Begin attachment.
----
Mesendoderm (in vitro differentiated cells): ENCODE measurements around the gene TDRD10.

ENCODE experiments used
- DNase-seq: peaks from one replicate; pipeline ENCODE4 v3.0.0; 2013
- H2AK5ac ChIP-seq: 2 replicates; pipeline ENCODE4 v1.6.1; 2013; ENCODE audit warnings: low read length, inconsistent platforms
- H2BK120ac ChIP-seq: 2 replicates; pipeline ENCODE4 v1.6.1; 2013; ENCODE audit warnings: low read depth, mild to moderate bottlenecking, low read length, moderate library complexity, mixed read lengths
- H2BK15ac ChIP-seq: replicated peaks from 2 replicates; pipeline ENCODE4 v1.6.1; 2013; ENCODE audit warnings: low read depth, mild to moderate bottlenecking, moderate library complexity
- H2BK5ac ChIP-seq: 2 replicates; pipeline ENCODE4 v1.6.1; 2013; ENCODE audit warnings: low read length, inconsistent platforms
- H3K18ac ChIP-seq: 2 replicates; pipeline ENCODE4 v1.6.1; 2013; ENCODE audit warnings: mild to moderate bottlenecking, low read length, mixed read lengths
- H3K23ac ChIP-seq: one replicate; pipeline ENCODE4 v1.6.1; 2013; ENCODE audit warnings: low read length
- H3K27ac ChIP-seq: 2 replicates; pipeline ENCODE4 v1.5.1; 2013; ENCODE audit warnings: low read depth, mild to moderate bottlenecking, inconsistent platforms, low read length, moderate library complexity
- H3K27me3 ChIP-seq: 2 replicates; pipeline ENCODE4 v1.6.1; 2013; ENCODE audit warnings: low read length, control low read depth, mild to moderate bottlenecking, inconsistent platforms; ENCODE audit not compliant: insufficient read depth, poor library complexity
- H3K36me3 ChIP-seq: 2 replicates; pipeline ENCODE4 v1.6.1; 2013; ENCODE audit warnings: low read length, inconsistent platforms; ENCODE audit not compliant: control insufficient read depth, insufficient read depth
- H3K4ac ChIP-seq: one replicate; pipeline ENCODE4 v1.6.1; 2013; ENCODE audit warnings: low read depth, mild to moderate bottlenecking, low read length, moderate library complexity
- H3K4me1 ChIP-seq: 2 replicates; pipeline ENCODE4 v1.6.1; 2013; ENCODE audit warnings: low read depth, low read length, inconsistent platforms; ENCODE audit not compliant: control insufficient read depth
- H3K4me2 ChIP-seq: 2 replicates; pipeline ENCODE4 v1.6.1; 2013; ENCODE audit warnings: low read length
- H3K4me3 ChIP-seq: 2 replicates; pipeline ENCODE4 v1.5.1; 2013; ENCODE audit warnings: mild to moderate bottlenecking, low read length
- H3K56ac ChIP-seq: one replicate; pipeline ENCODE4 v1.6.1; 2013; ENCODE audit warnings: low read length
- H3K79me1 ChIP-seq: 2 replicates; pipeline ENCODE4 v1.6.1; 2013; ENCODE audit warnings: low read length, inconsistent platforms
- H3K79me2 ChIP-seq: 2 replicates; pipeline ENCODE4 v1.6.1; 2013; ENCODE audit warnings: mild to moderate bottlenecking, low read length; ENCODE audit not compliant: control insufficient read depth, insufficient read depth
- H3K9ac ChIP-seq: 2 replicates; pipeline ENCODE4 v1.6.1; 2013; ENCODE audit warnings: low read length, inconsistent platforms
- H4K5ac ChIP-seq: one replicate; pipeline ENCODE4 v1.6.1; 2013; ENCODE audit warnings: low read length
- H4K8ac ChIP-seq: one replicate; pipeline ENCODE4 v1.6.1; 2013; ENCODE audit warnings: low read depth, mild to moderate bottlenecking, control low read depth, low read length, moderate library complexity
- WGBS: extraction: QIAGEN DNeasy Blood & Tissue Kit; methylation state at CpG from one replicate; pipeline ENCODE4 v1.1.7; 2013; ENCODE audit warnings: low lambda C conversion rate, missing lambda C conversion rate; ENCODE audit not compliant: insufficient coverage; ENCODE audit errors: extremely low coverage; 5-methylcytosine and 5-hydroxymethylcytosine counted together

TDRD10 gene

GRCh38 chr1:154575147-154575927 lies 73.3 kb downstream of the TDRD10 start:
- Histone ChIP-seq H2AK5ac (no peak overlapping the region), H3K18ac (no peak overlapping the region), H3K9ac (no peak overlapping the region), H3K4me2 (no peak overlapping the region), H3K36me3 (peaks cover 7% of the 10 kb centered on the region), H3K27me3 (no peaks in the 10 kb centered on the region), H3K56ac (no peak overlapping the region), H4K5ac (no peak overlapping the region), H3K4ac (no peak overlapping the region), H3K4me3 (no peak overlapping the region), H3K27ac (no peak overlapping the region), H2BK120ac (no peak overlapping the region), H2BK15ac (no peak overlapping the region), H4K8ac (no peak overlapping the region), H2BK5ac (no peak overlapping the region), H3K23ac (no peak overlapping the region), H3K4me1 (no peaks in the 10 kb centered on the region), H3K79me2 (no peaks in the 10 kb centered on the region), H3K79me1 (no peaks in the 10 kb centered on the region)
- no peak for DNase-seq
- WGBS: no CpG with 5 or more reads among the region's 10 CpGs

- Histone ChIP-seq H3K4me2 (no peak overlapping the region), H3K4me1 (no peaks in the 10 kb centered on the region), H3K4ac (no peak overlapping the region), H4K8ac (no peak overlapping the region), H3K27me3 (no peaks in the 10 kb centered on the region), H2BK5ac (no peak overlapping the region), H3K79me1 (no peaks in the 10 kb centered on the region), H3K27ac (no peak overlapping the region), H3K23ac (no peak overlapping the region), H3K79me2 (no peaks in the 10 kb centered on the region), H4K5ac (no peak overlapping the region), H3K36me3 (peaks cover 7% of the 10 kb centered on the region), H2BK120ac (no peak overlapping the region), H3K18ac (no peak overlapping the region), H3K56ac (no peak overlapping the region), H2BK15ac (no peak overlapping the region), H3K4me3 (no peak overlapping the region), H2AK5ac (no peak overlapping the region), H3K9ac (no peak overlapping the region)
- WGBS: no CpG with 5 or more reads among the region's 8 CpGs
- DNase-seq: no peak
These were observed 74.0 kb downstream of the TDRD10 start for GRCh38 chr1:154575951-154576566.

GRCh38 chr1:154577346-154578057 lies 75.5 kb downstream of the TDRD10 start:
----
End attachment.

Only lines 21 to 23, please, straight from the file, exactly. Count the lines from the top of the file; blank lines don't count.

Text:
- H4K5ac ChIP-seq: one replicate; pipeline ENCODE4 v1.6.1; 2013; ENCODE audit warnings: low read length
- H4K8ac ChIP-seq: one replicate; pipeline ENCODE4 v1.6.1; 2013; ENCODE audit warnings: low read depth, mild to moderate bottlenecking, control low read depth, low read length, moderate library complexity
- WGBS: extraction: QIAGEN DNeasy Blood & Tissue Kit; methylation state at CpG from one replicate; pipeline ENCODE4 v1.1.7; 2013; ENCODE audit warnings: low lambda C conversion rate, missing lambda C conversion rate; ENCODE audit not compliant: insufficient coverage; ENCODE audit errors: extremely low coverage; 5-methylcytosine and 5-hydroxymethylcytosine counted together